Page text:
Key training tip: Keep your triceps flush against the pad at all times and don't allow your elbows to flare out. Try out various attachments like the rope, EZ-bar, or single-arm D-handle for variety.
5. Scott Curl
This tweak on the common preacher curl is named after former two-time Mr. Olympia Larry Scott, who swore by this movement for his massive biceps. The only difference is that in this variation, you curl off the steeper side of the bench—and that's a whole lot harder.
Your arms are still in front of the plane of your body, meaning the long head isn't fully stretched and is therefore incapable of contracting strongly, but the work against gravity is brutal. This can be done with an EZ-bar or straight bar, or you can use a dumbbell to work each arm individually.
Key training tip: Keep the triceps flush against the pad. Having a spotter is helpful for getting an extra rep or two, or grab a dumbbell and use your free hand to self-spot. This one doesn't work as well with the cable because the range of motion is more limited at the bottom.
6. Dumbbell Hammer Curl
You're probably familiar with this one, but how often do you includes hammer curls in your arm routine? Every once in a while, maybe. But there's a compelling reason you should be doing it more often!
The road to thicker arms isn't just paved with curling exercises for the long or short heads. The brachialis lies underneath the biceps brachii, and focusing on movements that bring it up will help increase the overall circumference of your arms. Hammer-grip exercises target the brachialis, as well as the biceps' long head.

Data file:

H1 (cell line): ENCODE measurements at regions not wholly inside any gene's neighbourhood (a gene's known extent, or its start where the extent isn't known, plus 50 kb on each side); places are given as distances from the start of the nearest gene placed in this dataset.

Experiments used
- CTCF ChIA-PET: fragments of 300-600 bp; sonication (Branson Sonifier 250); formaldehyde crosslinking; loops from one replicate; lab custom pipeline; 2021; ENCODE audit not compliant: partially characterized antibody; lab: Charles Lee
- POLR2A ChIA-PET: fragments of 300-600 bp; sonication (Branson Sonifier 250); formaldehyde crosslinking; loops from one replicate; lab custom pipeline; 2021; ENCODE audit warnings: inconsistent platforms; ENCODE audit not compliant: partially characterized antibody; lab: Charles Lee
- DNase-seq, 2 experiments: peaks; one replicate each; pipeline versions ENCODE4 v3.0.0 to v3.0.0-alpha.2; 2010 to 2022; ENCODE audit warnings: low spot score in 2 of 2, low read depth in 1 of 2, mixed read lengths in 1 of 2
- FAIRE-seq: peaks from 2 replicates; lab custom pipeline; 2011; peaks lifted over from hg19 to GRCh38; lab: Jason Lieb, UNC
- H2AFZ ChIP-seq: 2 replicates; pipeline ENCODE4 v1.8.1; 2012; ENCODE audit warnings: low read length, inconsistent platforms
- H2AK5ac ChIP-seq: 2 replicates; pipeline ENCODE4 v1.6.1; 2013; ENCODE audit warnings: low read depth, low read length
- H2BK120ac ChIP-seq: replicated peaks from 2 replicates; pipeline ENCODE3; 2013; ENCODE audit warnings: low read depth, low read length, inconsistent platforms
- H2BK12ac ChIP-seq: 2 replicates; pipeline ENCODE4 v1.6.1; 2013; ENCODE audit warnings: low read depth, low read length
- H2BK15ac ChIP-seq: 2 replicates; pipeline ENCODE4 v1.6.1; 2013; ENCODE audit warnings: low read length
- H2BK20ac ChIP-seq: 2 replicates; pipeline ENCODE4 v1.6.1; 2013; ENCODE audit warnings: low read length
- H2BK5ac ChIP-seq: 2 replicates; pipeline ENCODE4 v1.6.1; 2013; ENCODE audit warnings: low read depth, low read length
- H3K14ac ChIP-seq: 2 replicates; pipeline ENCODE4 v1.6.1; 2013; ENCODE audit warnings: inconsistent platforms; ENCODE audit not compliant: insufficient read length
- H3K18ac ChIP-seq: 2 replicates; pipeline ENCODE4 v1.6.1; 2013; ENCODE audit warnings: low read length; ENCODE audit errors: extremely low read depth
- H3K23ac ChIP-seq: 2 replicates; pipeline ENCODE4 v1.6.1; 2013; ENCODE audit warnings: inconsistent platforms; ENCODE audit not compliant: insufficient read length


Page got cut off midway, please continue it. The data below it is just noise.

Key training tip: Don't supinate your hands as you perform the movement. Maintain the palms-facing-each-other hand position throughout to really focus on the brachialis.2 Perform all reps with each arm rather than alternating arms, which allows one side to rest between each rep. Also avoid coming all the way down if that allows you a momentary rest between reps. This movement can also be done with a rope attachment with a cable.
7. Eccentric Standing Curl
You probably know how much you can curl. So how much can you lower? That might be the answer to your arm quandary.
Training innovator Charles R. Poliquin is a big fan of eccentrics. In the article "The Perfect Rep Scheme for Strength and Size," he noted that the stretch provided by Olympic lifting moves such as the power snatch from blocks may be "the missing ingredient in your quest for bigger biceps." But even if you're not going to perform such technique-intensive moves, you can work the same mechanism by doing some curls where you only perform the lowering portion. In a piece on his website, Strength Sensei, Poliquin noted that such eccentric training can generate up to 1.3 times more tension than concentric training.
Key training tip: Don't jump right to maximal weights here. Start off by doing forced eccentrics after a set with your normal working weight, and over time, work up to a few reps where you have a spotter lift the weight to the start position while you take 4-6 seconds to slowly lower it. The muscle damage incurred can be very significant with heavy DOMS, so don't overdo this exercise, and only include it for one movement at a time in your program.
- Atha, J. (1981). Strengthening muscle. Exercise and Sport Sciences Reviews, 9(1), 1-74.
- Dudley, G. A., Tesch, P. A., Miller, B. J., & Buchanan, P. (1991). Importance of eccentric actions in performance adaptations to resistance training. Aviation, Space, and Environmental Medicine, 62(6), 543-550.
- Wuebben, J., & Stoppani, J. (2009). Stronger Arms & Upper Body. Human Kinetics.